Brain-based Learning Facilitation
One important part of ongoing research at CBLS is to develop novel brain-based approaches to facilitate learning. Currently, we are actively exploring the following strategies:
The first strategy is to develop and verify behavioral approaches that can enhance the neural signatures of effective learning. For example, we have found spaced learning, as compared to massed learning, could reduce the neural repetition priming in the left fusiform area, and improve the memory performance for novel faces (Xue et al., 2011, JOCN) and novel scripts (Xue et al，2010, Plos One).
The second strategy is to explore the effect of noninvasive brain stimulation technology, such as Transcranial direct current stimulation (tDCS) in improving learning. For example, we found that anodal tDCS over the LIFG could enhance maladaptive learning (e.g., Xue et al., PNAS, 2012). We are current examining whether tDCS could improve both short-term and long-term memory.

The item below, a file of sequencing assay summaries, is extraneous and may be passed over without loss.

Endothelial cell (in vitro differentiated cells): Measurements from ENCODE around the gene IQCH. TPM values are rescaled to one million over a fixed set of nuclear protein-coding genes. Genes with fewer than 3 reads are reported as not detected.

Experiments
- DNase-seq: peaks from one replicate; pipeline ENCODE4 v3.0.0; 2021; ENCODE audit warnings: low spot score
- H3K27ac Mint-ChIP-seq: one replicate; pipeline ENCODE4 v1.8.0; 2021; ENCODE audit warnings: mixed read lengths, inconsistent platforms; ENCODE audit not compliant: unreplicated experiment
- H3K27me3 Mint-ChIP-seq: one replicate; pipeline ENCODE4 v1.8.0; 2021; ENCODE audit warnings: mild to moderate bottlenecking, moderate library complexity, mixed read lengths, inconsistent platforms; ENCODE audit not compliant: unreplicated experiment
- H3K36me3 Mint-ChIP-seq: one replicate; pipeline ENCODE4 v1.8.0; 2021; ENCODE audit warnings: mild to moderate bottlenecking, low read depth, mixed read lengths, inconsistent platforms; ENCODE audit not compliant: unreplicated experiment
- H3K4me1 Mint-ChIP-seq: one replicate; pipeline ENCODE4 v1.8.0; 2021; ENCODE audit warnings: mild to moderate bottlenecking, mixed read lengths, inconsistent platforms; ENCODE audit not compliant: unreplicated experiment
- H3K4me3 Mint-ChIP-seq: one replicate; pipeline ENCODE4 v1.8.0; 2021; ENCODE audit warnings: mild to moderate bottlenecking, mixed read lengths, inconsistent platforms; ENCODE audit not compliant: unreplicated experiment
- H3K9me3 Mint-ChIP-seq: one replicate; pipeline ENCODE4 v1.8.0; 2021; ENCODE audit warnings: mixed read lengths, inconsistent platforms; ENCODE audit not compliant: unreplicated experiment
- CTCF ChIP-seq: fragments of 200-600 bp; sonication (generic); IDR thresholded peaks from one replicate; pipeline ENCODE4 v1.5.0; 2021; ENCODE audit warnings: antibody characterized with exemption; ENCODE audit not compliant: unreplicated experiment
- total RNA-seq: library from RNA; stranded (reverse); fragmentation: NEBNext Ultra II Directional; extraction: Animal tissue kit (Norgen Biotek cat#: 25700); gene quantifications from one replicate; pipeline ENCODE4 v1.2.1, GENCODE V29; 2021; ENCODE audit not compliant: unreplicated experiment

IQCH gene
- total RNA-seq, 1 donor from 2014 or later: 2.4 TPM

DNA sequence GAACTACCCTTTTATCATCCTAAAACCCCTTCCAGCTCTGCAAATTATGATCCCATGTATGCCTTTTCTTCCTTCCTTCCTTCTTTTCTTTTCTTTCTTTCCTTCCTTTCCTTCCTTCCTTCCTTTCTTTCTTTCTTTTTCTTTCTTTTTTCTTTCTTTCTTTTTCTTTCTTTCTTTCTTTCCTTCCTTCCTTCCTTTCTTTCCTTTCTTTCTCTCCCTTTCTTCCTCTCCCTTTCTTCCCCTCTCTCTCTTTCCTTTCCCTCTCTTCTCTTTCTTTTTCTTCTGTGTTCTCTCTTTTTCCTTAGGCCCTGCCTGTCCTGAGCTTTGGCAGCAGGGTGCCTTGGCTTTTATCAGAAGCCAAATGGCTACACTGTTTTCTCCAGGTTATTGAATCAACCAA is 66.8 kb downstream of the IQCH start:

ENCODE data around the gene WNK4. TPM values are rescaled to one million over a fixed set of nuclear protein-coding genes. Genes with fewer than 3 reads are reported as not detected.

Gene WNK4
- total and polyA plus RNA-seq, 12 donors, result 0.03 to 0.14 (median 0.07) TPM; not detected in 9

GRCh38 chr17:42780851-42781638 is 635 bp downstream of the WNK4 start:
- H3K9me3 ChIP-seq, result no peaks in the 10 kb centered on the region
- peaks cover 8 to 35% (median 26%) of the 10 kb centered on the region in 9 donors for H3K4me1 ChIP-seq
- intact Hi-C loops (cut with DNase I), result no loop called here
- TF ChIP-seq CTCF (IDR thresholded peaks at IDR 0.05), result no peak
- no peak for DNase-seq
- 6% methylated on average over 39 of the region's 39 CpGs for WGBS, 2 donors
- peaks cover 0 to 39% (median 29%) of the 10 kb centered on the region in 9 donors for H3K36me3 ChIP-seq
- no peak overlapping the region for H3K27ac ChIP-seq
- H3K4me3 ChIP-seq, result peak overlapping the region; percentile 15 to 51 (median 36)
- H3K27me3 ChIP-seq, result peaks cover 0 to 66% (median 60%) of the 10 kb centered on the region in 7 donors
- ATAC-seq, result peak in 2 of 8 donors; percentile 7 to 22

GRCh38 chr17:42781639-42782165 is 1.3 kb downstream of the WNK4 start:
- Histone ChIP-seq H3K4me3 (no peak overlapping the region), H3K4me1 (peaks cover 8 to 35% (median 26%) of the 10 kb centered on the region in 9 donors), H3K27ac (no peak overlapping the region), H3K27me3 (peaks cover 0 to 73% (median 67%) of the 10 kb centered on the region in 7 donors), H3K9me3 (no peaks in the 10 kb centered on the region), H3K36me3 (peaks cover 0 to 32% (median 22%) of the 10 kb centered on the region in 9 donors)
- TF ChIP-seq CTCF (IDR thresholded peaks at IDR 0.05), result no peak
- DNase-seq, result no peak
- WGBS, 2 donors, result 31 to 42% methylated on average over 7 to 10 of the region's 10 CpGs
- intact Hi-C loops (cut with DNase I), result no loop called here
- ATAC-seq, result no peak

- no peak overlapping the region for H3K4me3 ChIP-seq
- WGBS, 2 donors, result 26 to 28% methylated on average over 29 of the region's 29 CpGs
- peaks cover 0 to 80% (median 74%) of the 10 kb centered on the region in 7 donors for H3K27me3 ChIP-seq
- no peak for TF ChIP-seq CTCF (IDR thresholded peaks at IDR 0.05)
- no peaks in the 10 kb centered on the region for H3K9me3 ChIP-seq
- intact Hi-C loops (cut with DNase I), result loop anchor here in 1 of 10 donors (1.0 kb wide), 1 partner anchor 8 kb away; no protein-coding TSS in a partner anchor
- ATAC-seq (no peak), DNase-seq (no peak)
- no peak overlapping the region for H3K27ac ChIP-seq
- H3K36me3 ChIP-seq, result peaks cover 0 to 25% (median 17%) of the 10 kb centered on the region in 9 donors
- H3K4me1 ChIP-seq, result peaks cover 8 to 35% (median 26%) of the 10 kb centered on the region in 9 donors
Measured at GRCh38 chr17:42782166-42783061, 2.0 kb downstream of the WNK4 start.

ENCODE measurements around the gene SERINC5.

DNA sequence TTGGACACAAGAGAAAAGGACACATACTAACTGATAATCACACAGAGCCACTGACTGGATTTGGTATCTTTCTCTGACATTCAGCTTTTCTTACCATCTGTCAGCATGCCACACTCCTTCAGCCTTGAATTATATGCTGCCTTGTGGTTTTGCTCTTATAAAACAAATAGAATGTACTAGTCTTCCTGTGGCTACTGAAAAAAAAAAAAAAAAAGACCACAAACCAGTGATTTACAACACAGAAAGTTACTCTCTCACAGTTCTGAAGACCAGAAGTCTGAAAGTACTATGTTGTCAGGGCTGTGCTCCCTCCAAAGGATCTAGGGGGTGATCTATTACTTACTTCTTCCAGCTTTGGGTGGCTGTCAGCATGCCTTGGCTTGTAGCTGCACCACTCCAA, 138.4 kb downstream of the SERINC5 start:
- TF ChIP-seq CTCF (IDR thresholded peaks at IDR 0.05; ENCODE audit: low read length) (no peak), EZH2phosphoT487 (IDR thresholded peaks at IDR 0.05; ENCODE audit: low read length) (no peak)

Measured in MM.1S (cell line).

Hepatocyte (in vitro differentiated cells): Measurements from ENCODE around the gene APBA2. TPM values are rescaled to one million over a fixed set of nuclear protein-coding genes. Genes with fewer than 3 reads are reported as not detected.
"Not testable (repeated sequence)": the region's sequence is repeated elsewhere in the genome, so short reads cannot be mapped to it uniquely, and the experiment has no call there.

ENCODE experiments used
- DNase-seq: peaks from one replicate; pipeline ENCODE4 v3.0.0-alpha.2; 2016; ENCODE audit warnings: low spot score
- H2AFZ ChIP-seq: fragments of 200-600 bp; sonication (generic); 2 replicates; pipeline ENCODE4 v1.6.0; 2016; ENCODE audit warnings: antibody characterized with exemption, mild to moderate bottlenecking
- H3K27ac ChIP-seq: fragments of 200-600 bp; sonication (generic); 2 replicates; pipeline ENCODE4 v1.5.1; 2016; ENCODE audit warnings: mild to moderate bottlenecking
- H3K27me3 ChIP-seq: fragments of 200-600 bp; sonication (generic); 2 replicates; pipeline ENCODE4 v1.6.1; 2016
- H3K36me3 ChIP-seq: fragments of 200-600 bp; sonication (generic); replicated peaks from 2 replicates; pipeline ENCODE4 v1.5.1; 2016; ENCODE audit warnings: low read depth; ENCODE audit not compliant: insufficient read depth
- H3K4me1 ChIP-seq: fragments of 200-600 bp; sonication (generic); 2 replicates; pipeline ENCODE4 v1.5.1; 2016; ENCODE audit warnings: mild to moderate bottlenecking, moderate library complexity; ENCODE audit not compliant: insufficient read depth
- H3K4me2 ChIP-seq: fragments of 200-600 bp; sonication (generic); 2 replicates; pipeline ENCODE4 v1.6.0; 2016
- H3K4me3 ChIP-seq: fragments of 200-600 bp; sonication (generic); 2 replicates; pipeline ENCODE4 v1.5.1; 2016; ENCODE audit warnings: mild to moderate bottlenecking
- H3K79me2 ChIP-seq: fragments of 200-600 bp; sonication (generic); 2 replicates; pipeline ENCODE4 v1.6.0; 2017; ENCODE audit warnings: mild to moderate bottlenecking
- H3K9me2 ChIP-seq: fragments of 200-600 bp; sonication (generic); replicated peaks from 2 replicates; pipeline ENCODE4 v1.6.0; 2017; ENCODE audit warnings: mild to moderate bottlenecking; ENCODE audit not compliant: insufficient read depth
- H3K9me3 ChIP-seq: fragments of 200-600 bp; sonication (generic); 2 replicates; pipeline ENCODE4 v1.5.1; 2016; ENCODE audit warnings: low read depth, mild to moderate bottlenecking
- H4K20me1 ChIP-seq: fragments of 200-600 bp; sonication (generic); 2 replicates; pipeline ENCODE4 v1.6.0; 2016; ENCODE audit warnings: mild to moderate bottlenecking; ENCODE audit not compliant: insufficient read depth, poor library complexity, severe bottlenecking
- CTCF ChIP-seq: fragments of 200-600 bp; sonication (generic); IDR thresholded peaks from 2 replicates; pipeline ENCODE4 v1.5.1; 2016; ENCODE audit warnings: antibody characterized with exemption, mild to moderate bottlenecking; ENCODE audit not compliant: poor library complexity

The third strategy is to use EEG based brain-computer interface (BCI). Specifically, we are interested in testing the feasibility, effectiveness and limitations of BCI technology in enhancing human learning.
Finally, we are examining the effect of brain training and cognitive enhancement in improving learning. Due to the critical role of attention, working memory and executive function in effective learning, we are extremely interested in how brain training that aims to improve these fundamental cognitive functions can improve brain function and learning efficiency.
The brain-based technologies that is currently used in CBLS to facilitate learning efficiency